Katya Cengel 2013-08-13 14:09:06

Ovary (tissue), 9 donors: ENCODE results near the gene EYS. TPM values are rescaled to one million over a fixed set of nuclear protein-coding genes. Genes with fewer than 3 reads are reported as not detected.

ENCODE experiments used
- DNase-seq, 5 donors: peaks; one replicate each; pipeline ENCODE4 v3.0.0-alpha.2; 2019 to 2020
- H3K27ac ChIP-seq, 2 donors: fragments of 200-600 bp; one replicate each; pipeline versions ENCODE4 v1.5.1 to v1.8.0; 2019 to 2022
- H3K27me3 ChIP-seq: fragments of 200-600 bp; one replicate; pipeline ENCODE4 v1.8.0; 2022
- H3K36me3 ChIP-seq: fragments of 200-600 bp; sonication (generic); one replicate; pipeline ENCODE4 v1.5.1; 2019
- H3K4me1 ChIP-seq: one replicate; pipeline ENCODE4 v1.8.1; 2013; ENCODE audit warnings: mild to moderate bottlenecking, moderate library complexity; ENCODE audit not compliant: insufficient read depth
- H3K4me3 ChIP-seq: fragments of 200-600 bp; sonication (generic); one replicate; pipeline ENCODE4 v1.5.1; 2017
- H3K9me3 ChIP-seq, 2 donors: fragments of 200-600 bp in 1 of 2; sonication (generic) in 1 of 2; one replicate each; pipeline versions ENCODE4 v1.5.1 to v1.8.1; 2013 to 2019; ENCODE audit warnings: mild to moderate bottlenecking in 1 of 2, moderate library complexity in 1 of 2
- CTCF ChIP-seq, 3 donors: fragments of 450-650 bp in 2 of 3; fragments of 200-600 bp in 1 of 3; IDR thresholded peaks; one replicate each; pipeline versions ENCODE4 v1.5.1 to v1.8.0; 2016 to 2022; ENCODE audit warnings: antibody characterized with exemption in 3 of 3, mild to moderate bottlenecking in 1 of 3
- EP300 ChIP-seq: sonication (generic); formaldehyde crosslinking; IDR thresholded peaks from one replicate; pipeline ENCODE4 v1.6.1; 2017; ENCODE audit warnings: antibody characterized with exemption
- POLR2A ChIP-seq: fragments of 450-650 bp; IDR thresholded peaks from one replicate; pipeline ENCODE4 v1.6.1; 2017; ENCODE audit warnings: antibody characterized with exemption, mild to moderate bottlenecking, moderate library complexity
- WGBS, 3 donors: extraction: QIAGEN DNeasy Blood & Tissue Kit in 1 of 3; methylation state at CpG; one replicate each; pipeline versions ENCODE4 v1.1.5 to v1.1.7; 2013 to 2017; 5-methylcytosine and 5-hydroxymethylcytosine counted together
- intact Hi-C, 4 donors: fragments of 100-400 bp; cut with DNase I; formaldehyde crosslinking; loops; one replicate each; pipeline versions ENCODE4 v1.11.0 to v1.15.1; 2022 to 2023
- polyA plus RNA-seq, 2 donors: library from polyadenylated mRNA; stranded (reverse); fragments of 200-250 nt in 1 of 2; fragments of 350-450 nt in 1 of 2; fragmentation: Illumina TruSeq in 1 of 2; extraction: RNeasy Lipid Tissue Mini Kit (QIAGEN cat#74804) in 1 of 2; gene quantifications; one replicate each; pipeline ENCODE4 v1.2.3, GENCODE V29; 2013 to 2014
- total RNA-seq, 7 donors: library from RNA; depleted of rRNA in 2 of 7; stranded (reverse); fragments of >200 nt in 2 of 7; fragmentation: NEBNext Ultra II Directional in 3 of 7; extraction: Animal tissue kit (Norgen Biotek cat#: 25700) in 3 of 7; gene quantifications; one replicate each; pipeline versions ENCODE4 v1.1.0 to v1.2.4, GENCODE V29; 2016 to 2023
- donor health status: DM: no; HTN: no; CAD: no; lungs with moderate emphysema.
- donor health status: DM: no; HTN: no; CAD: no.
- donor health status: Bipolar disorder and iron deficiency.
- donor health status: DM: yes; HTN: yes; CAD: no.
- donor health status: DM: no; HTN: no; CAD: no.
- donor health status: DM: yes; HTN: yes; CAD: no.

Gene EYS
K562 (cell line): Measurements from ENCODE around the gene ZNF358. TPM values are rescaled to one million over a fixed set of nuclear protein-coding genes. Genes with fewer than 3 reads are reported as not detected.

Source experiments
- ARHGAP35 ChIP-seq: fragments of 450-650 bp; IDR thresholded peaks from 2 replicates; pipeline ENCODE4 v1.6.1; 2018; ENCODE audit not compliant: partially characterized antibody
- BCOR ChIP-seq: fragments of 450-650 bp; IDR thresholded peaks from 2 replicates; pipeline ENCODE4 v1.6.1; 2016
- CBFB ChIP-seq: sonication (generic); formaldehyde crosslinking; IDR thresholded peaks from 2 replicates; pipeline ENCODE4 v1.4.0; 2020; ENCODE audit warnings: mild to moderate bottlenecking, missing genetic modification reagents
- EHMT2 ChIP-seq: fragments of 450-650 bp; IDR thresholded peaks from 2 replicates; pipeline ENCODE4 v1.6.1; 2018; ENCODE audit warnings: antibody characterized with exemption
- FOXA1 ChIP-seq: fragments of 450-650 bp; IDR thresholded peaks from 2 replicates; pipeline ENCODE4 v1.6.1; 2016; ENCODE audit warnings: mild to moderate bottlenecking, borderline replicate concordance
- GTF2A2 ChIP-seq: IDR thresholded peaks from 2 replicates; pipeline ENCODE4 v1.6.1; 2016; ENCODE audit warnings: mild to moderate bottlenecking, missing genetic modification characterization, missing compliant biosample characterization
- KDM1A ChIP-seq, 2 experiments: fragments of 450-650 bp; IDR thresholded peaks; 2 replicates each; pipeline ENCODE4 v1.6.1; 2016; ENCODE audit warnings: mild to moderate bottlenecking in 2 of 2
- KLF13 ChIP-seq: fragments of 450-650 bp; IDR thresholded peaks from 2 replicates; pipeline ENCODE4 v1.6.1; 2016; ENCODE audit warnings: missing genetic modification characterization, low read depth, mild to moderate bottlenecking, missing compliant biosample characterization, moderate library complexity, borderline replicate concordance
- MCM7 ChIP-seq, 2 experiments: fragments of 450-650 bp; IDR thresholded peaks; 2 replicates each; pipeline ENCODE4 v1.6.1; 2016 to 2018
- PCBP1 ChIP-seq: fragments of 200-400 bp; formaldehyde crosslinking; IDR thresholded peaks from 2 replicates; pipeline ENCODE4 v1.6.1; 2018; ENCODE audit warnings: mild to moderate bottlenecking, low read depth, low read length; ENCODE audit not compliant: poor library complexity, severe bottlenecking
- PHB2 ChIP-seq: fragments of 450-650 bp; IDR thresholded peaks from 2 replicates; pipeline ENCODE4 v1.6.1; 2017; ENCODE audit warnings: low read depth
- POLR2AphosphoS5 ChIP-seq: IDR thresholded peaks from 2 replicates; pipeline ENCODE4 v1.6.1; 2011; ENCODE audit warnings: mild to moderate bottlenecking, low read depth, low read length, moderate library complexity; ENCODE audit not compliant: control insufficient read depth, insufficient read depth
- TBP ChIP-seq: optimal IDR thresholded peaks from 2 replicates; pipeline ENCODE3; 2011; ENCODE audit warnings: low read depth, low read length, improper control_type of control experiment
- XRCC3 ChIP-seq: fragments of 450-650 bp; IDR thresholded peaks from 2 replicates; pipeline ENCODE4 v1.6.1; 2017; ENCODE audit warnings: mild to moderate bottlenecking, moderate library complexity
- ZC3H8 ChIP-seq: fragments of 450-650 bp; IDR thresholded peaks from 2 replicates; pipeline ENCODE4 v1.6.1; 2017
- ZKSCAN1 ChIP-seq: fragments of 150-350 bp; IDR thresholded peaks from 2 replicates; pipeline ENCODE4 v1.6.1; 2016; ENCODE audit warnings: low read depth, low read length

In Armenia, the concept of service clubs is so novel that Lions personally fund club projects. The newfound impulse to serve has saved premature babies from needless blindness. Maria’s tiny face is wrinkled and sunken like a prune. When she was born two months ago in Armenia, 12 weeks premature, she weighed two pounds. She is almost double that now, but still frail, managing only a weak cry when pediatric ophthalmologist Alina Zakaryan examines her eyes using a retinal camera. Maria has the first stage retinopathy of prematurity, an eye condition that can lead to blindness if left untreated. A few years ago Zakaryan probably wouldn’t have seen an infant like Maria until she was a toddler and it was too late for the most successful types of intervention. Now she follows premature babies like Maria from birth, monitoring their cases and recommending them for laser treatment or injections when needed, thereby saving them from a possible life of darkness, slowed development and missed opportunities. “I see the difference in the retina after treatment and I feel like I am the hand of God,” says Zakaryan. In the United States the risks of retinopathy of prematurity have been known for decades. In Armenia–a country the size of Maryland sandwiched between Iran, Turkey, Azerbaijan and Georgia–widespread knowledge has come only recently. Much of the awareness came thanks to the Armenia EyeCare Project, which brought experts to Armenia to lecture on the topic in 2010. In the past, preemies like Maria were often subjected to high levels of oxygen saturation at birth, increasing the risk of damage to the retina and the possible need for surgery. Now oxygen levels are more closely monitored, says Hrant Kalengeryan, a Yerevan neonatologist. “In the first six months [after the training] we did five times more laser surgeries than we had in the last six months,” says Kalengeryan. “That means a lot of retinopathy of prematurity. And now it has decreased by five times.” Retinopathy of prematurity is the newest focus of the Armenian EyeCare Project, a California-based nonprofit founded by Armenian-American ophthalmologist Roger Ohanesian. The project’s original mission was to provide eye care for those wounded in the Nagorno-Karabakh War that Armenians fought with Azerbaijan from 1988 to 1994. After the war Ohanesian redirected the project toward conducting specialized trainings for Armenian ophthalmologists and providing eye screenings and eye surgery for isolated and vulnerable members of the population. He added retinopathy of prematurity to the mix after learning that better neonatal care was increasing the survival chances for Armenian preemies, but lack of proper eye screenings meant many were ending up blind. In 2010 he helped bring Dr. Thomas Lee, director of the Vision Center at Children’s Hospital Los Angeles, to Yerevan to teach ophthalmologists how to look for and treat retinopathy of prematurity. “Approximately one in 10 premature patients develops severe retinopathy of prematurity,” says Lee. “Half of these babies will go blind without the appropriate treatment.” The project also provided retinal cameras for screenings so the doctors in Yerevan can continue to consult with Lee and other U.S. experts thanks to the images the cameras record. Lee has returned to Armenia twice since his initial trip. Ohanesian has been here more than 40 times. But in Armenia it isn’t the ophthalmologists who are in charge, but Nune Yeghiazaryan, the Armenian EyeCare Project’s country director. “I found no one who has been able to understand the program as much as Nune,” said Ohanesian. In addition to overseeing the EyeCare Project’s work on the ground in Armenia, Yeghiazaryan is also president of the Yerevan Erebuni Lions Club, chartered in 2009. The capital, Yerevan is Armenia’s largest city with 1.1 million people. The Yerevan Erebuni Lions Club is not the first Lions club in Armenia; it is not even the first one in Yerevan. But it may be one of the first to gain the trust of a larger populace unfamiliar with the idea of giving without receiving. That has a lot to do with its members, beginning with Yeghiazaryan. Like in many post-Soviet societies, Armenians are unfamiliar with service organizations like Lions, says Yeghiazaryan. The group lost several members after it became clear to them that membership in the club would not in any way help them secure equipment for the hospitals where they worked, says Varvara Kalashyan, the club’s treasurer and operations manager of the Eye- Care Project. Even the younger generation of Leos struggle to convey the message to their peers. Arus Khachatryan, a 20-year-old linguistics student with long curly hair and a soft voice, is president of Armenia’s first Leo club. When she tries to recruit friends she is met with skepticism. “They want to know ‘what's the profit?’” she says. “Not only for them, but for us in general, because it’s hard to understand that we work without profit.” Mambre Ghazaryan has been trying to spread the message of Lions Clubs since the first Armenian Lions club, Yerevan Ararat, was founded in 2001. As director of an international tourism firm, he is familiar with service organizations and quickly understood the role Lions clubs could play in the development of his country’s social welfare system. He helped establish some of the seven clubs that now exist. But with membership in decline at the original Yerevan club, Ghazaryan decided to try something different when he formed the Yerevan Erebuni Lions Club. (“Erebuni” is a former name for Yerevan.) Instead of attracting new members with the Lions’ message, he impressed them with the caliber of those who had already joined. He handpicked each of the group’s 22 original members, sending as many as 10 letters to one potential recruit. In this way he convinced a war hero, an opera singer, a history professor, a magician and a ship’s captain to join. “I didn’t want to join Lions for three years, and he kept begging me to come,” says Mkolich Mkolchyan, a hero of the Nagorno-Karabakh War. It was only after Ghazaryan told him about the other people in the group that Mkolchyan and his wife, Lilit Matinyan, decided to join. “The people in the club are very good, very respected,” said Mkolchyan. The various talents and backgrounds of members attract different segments of the population, adds his wife. As a history professor, Matinyan is able to reach out to students, while her husband is trusted among veterans. “So each member has his or her own circle,” says Matinyan. While not all of the club’s 15 remaining members are familiar with service organizations, all of them have been involved in humanitarian work. Garen Balayan, a 56-year-old ship captain, has taught disabled children sports since the devastating 1988 Northern Armenian earthquake that left at least 25,000 dead and as many 31,000 injured. As a surgeon, Souren Iloyan is also familiar with helping others. He joined the club because he wanted to continue to do so, and because he liked and respected the other members. “It doesn’t matter what the club is, I like to do good things for people,” says Matinyan. Even though every project is funded out of their pockets, the Lions have been able to do quite a lot of good in their club’s short history. They have distributed donated French books to a Francophile community, held concerts to raise money for a charity that teaches disabled children sports and held eye screenings in various communities. They plan to partner with the Armenian EyeCare Project in the future and already make use of the project’s office space and expertise in vision screenings. With Yeghiazaryan and Kalashyan playing pivotal roles in both organizations, it seems only a matter of time before the partnership expands. Spreading the word wider may take longer. It isn’t that Armenians are selfish, Lions explain. It’s just that they have suffered so much and still lack so many things that they are more used to receiving help than giving it. Memories of the “cold and dark years” of the early 1990s when there were severe electricity and food shortages are still fresh in the minds of most adults. During those years homes were heated by wood fires and “showers” were taken in segments; one day you washed your hair, the next your feet. “We didn’t take a shower–we took a mug,” says Kalashyan. The shortages lasted not weeks or months, but years. It was during these difficult years that Yeghiazaryan began working with non-governmental organizations. A commanding woman of 56, with short dark hair and a direct manner, Yeghiazaryan has an impressive pedigree. Her brother is a former minister of economics and her husband is a former chief of staff to the Armenian president. Although she studied at Harvard and her two grown daughters now live abroad, Yeghiazaryan never thought of working anywhere but Armenia. “I think people who are able to study abroad owe something to this country,” she says. Armenia has lost so much she would hate to see it lose anything more. Even the lovely food Matinyan prepares, including for the club’s yearly dinner, has bitterness to it, especially the meat salad Van. “Just like you long for spring, this salad is named Van after a city that no longer belongs to Armenia, but we long for and remember it through the food,” says Matinyan. Van is located across the border in Turkey, lost to Armenia in 1915. The borders with Turkey and Azerbaijan have both been closed since the Nagorno-Karabakh War during which Matinyan’s husband was wounded. The couple had to sell their house to pay for his medical treatment and struggle to support their two teenage children, but never shrink from hosting fellow Lions. “Do you know what the kindness of a person is?” asks Matinyan. “It doesn’t matter how much he needs help, he will help others.” She sees this quality in her fellow Lions, and in their leader, Yeghiazaryan. “We know what kind of good deeds she does,” says Matinyan. Yeghiazaryan doesn’t always have time to visit the hospitals. But ever since Lee’s 2010 visit, Zakaryan has been screening babies in the neonatal intensive care unit every week. The mothers wait in the hall, dressed in fashionable fur coats and heels, their tiny infants wrapped in layer upon layer of pastel blankets. Zakaryan escorts them to the camera one by one, spending as little as five minutes on each infant. In most cases she advises the worried parents to follow up in two weeks. Before Lee’s 2010 visit she had never screened infants for retinopathy of prematurity. Instead she saw what happened when it wasn’t treated: children who were already blind. She sent one girl to Russia seven times for surgery. The family had to sell their house to pay for the girl’s treatment. Zakaryan didn’t say whether the girl recovered any of her eyesight. Instead she looked at the preemie laid out on the examining table in front of her, one eye held open with a prong so she could examine it with the camera. “You can’t imagine what a blessing I feel when I see improvement thanks to our efforts,” she says.